There’s an unwritten rule that says the literary world possesses certain books all authors must love and laud (even if secretly, they’ve never read them).
Just like a painter who doesn’t like Picasso or Monet, or a classical musician who doesn’t like Bach or Mozart, if an author doesn’t like a book that’s been deemed a classic, then he must be unrefined, or worse . . . uncivilized.
In my case I’d been wanting to read a particular book for a few years, not just because it was a book that I was interested in, but also because I heard other readers rave about this literary work, and it was oftentimes referenced by other authors in their books, articles, and essays, especially as it related to the current times we live in.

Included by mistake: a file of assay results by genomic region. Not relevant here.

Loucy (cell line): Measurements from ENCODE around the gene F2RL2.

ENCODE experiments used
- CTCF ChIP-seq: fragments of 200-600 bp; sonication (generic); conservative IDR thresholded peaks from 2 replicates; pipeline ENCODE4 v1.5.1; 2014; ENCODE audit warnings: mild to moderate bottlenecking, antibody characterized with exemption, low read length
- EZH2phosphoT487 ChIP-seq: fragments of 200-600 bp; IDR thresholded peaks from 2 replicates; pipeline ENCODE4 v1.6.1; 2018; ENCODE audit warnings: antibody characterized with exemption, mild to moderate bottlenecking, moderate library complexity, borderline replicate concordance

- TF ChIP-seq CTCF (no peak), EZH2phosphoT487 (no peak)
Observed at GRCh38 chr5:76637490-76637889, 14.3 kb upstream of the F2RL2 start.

So, a few years ago I finally purchased the book, moved it from my to-read list to my currently reading list, sat down in a comfy chair, and prepared to embark on the incredible journey this book was sure to take me on — an adventure that many had traversed before me.
But there was only one problem.
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